Ages 18+.

Library Lists: Cool Cookbooks

There are so many cookbooks out there that it can be difficult to find ones that really offer what you’re looking for, whether it’s easy dinner party meals, vegan desserts, good ideas to take for lunch, or elaborate birthday cake recipes. It’s also sometimes challenging to find recipes presented in an easy-to-follow format. This list contains some great, unique cookbooks, complete with easily understandable recipes and fun anecdotes from the authors. Happy cooking!

Salad Samurai: In this collection of over 100 ideas for unique, hearty and flavorful salads, even the most avid salad-creators among us will find ingredient combinations that they hadn’t thought of before. Also included are dozens of ideas for easy-to-make dressings that go with a wide variety of the salads in the book.

Make the Bread, Buy the Butter: This laugh-out-loud cookbook is by Jennifer Reese, whose popular cost-benefit experiments are a favorite of her foodie following. She admits that there’s plenty of products that you should buy at the store, and not waste time and money trying to make from scratch. All the recipes in this book are rated for “hassle” and “cost-effectiveness” and are laid out accompanied by anecdotes from Reese’s own kitchen.

Thug Kitchen: This fantastic vegetarian cookbook comes from the wildly popular Thug Kitchen website, which inspires people to take charge of their plates and cook some real food. This book has great tips for how to cook on a budget and experiment on your own with the recipes given. Thug Kitchen’s official cookbook really is, as the back cover says, “an invitation to everyone who wants to do better to elevate their kitchen game.”

Budget Bytes is the perfect cookbook for anyone on a budget! Author Beth Moncel was inspired to create the Budget Bytes blog when she graduated from college during the recession and found herself with very little money… but still wanting to eat healthy. This cookbook version has over 100 easy, delicious recipes that chefs of all levels—and their pocketbooks –will appreciate!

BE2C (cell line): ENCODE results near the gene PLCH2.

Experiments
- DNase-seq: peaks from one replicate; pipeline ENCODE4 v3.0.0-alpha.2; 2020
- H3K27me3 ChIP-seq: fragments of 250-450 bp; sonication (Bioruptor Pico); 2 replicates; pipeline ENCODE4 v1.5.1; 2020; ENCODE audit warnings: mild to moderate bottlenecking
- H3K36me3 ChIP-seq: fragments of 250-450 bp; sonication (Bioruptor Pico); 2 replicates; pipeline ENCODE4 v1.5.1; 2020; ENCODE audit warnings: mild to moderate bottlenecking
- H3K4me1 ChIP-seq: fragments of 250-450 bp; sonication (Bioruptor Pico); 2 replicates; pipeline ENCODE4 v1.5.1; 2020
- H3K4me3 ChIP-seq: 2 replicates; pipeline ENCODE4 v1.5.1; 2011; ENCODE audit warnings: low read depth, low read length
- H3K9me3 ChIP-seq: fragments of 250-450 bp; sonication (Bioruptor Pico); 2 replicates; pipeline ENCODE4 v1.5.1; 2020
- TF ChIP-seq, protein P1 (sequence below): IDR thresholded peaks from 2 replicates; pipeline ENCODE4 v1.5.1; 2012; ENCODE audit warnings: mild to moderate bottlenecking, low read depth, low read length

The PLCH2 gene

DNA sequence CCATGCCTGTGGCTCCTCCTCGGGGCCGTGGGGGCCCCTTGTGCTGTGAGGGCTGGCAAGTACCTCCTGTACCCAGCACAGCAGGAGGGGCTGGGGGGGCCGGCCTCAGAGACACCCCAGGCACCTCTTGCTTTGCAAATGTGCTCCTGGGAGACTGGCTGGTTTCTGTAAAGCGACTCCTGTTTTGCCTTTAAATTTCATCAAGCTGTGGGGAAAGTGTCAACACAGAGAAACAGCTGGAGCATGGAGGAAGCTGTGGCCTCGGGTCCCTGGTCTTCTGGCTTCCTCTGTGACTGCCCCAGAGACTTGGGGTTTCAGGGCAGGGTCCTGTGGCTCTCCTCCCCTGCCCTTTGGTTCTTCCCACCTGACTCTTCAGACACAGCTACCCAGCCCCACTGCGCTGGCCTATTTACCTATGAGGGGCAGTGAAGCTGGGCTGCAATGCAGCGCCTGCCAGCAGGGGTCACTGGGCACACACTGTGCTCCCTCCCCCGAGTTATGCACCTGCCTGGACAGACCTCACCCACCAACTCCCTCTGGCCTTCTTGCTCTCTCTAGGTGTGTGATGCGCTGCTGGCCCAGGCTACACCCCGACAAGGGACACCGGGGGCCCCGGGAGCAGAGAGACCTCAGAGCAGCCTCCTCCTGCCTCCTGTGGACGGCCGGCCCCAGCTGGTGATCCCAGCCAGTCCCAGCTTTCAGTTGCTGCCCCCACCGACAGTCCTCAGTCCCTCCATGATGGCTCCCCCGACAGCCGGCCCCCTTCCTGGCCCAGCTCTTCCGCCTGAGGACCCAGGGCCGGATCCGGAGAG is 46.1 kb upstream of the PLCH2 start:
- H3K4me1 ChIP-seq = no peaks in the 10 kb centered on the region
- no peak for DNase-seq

Vegan Eats World: One of the world’s premier vegan chefs, Terry Hope Romero, has collaborated with others on this gem of a cookbook to supply readers with recipes for international vegan dishes of all types. Her adaptations on world favorites to make them vegan are unique and delicious.

The Kinfolk Table is an absolutely stunning cookbook and lifestyle book compiled by the creators of the quarterly journal Kinfolk. With profiles of everyday people from around the world and of how they cook, eat and live, The Kinfolk Table is much more than just a collection of recipes: it is really a piece of art.

Heritage: Chef Sean Brock presents readers with this gorgeous collection of Southern-inspired recipes. He grew up in Appalachia and now lives in Charleston, and both of his Southern homes are reflected in his fantastic recipes. He neatly combines comfort food (easy to make and eat at home) with higher-end dishes (that require more time, effort and presentation), for a book that has something for everyone.

Ripe: This delightful recipe book is organized by colors of fruits and vegetables. Beautiful photographs of the fruits and veggies are followed by recipes and ideas for ways to use each one, from the obvious to the unusual, and each piece of produce is accompanied by a funny blurb from author Cheryl Rule.